Out of the frying pan, and into the fire: I beat the #&@! out of my new CPU from AMD, and the segmentation faults have gone away. But, now the new system is crashing!
In the MinnowBoard Chronicles Episodes 27 and 28, I wrote about my discovery that I had acquired an older AMD Ryzen 7 1700X CPU from Amazon. The older production runs of these chips exhibited problems with cache coherency, that only manifest themselves rarely when you’re cranking all 16 threads simultaneously. And that was just what I was doing with my Yocto Linux builds for the MinnowBoard Turbot and Portwell Neptune Alpha boards: the compilation process maxes out CPU utilization. This past month, I RMA’ed my older CPU (that had a datestamp of work week 09) to AMD, and very promptly got a replacement in the mail (a nod to AMD for responding so quickly and efficiently). When I unwrapped it, I was delighted to see that it was a much more current production run:
If you look carefully, you’ll see that the datestamp is “1737”, versus the “1709” from my previous device. From my researches on the web, via for example New Ryzen Is Running Solid Under Linux, No Compiler Segmentation Fault Issue, we know that any CPU with a datestamp after work week 25 should be good. So, I carefully re-installed the new CPU into my home-built PC (which is always a nerve-wracking process, by the way, since this is my money and I don’t want to mess anything up), and put it to the test by running the Kill Ryzen script again:
It ran for several hours, and it was getting late, so, I let it run overnight. When I got up in the morning, this is what I saw:
In the middle of the night, it crashed the system, with a kernel dump! This bears further investigation. Is it some new flaw in the new chip? Some incompatibility with Ubuntu? Did I re-install the new CPU correctly, with the right amount of thermal paste? Or maybe a bug in the Kill Ryzen script? So many interesting avenues to explore, so little time…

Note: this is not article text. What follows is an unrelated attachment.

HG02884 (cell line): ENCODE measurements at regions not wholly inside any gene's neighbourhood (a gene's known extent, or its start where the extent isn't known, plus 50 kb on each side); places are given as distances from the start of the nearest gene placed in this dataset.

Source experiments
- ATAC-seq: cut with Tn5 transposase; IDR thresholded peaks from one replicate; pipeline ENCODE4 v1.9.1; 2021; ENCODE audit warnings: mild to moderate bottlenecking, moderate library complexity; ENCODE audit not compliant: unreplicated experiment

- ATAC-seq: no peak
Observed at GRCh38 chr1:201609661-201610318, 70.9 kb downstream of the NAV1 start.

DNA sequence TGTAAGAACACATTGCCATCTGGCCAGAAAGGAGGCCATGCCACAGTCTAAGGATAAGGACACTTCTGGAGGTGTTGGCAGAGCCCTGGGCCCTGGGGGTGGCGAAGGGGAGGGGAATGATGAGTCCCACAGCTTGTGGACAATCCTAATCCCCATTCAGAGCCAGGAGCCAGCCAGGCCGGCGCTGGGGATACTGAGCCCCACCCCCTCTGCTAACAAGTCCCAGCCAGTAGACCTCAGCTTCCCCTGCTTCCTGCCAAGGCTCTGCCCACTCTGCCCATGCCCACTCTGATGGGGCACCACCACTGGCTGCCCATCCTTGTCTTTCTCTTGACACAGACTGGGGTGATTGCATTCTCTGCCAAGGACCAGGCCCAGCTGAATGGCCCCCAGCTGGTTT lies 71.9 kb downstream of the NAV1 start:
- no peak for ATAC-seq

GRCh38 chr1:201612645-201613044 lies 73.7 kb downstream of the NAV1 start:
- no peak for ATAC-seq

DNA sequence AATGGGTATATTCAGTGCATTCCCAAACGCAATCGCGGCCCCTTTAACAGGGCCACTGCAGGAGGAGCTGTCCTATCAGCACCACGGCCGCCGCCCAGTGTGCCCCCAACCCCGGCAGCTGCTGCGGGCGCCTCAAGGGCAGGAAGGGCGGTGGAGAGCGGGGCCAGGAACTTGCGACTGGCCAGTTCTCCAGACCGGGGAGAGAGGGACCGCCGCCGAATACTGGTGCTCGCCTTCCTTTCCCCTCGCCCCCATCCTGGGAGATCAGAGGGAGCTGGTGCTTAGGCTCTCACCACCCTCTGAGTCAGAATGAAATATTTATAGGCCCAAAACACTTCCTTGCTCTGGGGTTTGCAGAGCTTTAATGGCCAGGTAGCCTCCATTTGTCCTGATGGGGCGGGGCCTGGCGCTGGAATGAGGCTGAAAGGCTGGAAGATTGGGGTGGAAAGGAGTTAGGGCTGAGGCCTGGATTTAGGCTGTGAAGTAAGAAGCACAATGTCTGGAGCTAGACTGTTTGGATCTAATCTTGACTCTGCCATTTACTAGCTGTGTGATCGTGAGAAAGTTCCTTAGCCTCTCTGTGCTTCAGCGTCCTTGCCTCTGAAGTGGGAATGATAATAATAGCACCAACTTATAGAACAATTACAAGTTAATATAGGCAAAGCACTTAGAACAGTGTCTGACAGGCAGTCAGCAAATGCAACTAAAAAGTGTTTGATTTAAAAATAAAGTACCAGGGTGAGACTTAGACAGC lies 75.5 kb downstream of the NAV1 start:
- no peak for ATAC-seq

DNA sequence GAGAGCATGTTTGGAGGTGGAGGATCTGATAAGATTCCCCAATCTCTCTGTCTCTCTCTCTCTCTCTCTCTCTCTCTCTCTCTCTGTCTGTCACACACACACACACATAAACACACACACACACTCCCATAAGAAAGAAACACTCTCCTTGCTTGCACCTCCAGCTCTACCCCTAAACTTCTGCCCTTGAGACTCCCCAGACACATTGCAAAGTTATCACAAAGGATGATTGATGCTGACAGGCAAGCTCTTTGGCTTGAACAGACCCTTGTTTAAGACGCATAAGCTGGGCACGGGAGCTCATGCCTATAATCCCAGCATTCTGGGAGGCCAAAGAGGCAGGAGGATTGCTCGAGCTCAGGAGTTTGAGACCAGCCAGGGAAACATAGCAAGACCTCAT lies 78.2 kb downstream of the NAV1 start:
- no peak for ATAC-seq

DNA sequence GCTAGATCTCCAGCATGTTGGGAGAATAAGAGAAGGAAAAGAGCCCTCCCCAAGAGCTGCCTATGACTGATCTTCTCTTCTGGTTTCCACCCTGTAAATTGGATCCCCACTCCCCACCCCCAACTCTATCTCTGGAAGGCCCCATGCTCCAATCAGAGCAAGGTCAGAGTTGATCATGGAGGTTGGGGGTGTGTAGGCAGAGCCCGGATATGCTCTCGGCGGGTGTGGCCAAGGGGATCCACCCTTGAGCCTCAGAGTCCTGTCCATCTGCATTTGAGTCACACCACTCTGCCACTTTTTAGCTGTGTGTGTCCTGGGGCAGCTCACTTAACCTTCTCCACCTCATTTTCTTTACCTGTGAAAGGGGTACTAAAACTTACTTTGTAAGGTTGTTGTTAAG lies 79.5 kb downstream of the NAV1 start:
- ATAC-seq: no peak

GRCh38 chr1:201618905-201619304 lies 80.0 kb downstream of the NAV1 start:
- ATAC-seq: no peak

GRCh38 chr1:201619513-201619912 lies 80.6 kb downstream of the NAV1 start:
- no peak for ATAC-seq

It’s easy to get distracted while on a mission, but I decided to put this issue in the parking lot for now, and focus on the main goal: doing a Linux build for the MinnowBoard Turbot. Apparently, something is still suspect with my system, but at least it appears that it can run for several hours without the segmentation faults manifesting; which would lead me to believe that I can probably consistently do a Yocto build without any failures. It was time to put that to the test.
Since it’s been a while since I did a Yocto build, I decided to do a QEMU emulator run from a fresh environment, following the directions in the Yocto Project Quick Start Guide. QEMU images were easier to build, I found, with less chance of user error on my part. I used the same approach as documented in The MinnowBoard Chronicles Episode 22: Project Yocto success!, and it fired up right away and started running. Normally, it takes about 45 minutes (on my new PC, using all 16 threads, assuming it didn’t crash due to an AMD segmentation fault on the old CPU) to build a QEMU image, so I stepped away for a coffee, and let it run: